FFORA is changing the conversation around accessible fashion

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As a society, we have a lot of work to do when it comes to making the world a more accessible place. One brand leading the way is FFORA, a fashion accessories brand that works on (and off) wheelchairs.

“There is somewhat design bias that we don’t really talk about,” CEO Lucy Jones tells In The Know. “It was after speaking with a family member of mine who has cerebral palsy that it really dawned on me that accessibility is so often an afterthought to design.”

Jones says that she wanted to make accessibility the focal point of her designs, hoping to serve those underrepresented in fashion. What makes FFORA most unique is its Attachment System. The attachment is the foundational piece that manual wheelchair users can attach to the lower tubes of their chairs. Each attachment also has a magnetic interface. The interface makes products like FFORA’s bags, bottle holders and tumblers easier to latch onto the attachment without force. Plus, they’re all super stylish in gold, copper and black finishes.

Shop: Attachment System In Gold, $20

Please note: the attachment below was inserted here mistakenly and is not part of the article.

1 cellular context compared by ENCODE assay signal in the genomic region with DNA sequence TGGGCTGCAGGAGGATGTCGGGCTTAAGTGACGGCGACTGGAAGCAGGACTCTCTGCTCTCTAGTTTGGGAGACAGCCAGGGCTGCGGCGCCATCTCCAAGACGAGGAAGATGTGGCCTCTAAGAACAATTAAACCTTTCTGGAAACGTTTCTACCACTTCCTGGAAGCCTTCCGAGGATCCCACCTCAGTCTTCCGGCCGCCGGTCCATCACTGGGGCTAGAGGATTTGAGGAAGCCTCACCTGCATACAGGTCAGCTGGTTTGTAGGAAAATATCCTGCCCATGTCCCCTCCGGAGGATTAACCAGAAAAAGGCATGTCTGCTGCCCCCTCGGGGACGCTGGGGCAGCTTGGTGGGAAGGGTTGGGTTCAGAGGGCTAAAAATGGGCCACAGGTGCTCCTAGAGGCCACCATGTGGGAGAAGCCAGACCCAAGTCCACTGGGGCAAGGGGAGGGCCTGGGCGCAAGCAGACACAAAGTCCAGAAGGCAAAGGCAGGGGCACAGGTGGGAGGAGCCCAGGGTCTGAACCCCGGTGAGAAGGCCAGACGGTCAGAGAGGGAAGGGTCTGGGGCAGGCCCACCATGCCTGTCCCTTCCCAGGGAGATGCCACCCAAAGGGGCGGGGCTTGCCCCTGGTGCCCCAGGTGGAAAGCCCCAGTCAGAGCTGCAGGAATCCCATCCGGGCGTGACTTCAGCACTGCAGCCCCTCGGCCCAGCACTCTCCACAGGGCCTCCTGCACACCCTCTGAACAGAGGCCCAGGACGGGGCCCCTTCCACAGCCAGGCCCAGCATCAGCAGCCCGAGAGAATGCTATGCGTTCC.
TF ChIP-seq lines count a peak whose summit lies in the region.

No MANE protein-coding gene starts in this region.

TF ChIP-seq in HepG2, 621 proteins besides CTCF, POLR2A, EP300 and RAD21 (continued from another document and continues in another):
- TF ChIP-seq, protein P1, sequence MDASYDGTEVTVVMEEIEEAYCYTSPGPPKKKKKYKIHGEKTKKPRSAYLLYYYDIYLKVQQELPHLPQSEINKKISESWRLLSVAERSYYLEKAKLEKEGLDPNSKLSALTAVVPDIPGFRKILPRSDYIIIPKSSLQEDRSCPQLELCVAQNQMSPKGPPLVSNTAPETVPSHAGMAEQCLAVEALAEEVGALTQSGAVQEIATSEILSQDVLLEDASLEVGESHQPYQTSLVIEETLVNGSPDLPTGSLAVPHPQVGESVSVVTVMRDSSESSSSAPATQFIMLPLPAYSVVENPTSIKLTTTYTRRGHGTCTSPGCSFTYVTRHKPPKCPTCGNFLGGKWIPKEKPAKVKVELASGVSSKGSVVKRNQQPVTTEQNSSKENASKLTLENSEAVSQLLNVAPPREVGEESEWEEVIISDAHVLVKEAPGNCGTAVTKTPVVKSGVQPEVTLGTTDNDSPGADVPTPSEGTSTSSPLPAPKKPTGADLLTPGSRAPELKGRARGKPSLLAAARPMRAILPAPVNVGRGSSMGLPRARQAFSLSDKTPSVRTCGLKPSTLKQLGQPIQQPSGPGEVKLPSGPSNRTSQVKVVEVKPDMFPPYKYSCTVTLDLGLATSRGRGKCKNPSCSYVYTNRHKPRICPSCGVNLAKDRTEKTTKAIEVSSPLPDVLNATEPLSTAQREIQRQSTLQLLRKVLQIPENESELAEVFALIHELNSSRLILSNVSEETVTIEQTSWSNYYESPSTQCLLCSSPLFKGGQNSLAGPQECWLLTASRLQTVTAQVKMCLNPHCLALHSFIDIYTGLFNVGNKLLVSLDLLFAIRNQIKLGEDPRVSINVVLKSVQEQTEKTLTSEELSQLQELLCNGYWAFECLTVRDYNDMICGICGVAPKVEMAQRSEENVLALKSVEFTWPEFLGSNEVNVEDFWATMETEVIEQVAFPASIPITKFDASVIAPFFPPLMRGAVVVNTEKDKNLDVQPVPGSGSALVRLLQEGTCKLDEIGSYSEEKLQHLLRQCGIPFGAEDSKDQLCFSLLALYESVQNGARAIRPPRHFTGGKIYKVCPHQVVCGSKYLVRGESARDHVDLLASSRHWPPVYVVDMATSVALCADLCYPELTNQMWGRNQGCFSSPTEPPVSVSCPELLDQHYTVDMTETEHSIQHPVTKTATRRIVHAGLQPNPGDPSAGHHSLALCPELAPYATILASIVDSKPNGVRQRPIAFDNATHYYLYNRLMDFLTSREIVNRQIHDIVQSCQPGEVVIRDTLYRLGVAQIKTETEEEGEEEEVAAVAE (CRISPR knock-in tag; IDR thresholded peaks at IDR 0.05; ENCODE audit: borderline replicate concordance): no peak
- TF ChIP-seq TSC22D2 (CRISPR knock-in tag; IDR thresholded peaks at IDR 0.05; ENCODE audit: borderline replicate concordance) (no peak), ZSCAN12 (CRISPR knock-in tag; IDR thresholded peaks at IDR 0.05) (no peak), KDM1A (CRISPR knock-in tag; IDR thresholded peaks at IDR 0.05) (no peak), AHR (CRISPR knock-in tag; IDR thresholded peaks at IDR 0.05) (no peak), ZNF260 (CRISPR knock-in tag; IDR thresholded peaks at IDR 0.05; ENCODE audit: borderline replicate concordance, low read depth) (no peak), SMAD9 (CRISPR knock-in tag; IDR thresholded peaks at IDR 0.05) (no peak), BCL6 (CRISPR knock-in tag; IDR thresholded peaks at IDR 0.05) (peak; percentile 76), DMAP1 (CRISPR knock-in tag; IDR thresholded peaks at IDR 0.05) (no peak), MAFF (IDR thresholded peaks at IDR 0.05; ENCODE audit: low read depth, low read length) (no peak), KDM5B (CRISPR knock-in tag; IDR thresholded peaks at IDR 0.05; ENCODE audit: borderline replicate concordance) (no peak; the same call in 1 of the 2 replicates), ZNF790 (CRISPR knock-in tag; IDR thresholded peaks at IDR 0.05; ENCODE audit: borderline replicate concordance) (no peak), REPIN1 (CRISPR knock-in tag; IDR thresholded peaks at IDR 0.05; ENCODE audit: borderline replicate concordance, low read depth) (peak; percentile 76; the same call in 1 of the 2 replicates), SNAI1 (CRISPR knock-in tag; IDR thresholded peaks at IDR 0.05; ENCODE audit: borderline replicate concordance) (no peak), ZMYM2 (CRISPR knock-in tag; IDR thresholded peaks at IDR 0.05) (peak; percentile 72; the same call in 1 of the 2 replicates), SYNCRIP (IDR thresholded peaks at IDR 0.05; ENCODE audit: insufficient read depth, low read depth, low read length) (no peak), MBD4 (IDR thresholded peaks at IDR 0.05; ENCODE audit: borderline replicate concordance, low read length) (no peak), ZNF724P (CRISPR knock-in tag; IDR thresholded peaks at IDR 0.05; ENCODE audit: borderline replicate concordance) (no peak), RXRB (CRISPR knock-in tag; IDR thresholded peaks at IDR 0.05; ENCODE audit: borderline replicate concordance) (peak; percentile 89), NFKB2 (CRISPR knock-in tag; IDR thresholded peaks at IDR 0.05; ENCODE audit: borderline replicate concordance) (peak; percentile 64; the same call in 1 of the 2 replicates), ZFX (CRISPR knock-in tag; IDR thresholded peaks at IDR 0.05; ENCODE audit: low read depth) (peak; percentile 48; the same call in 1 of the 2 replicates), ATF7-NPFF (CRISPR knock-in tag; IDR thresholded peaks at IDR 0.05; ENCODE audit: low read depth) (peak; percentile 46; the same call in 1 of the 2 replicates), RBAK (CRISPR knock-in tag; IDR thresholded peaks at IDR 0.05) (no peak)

Credit: FFORA
Credit: FFORA

“None of this is possible without listening to what people really really want,” Jones states. “I am a person who doesn’t have a disability, so I’m not going to even begin to pretend that I can understand some of the challenges people with disabilities face.”

One of the brand’s star products is its Essentials Bag that’s offered in two sizes and several eye-catching colors. The strap on the bag is intentionally short, according to Jones, because it’s intended for sitting bodies.

“It has a complete wallet with a cardholder and all the zippers have these loopy thumbholes for people who have limited grip,” Jones explains. “For people who undo zippers with their teeth, it’s something soft that they can bite onto to undo it.”

When it comes to shaking up the fashion industry, this brand is doing so by listening first and designing second.

If you found this story helpful, check out Shelby Lynch is a Gen Z model with spinal muscular atrophy — and the new face of Kurt Geiger.

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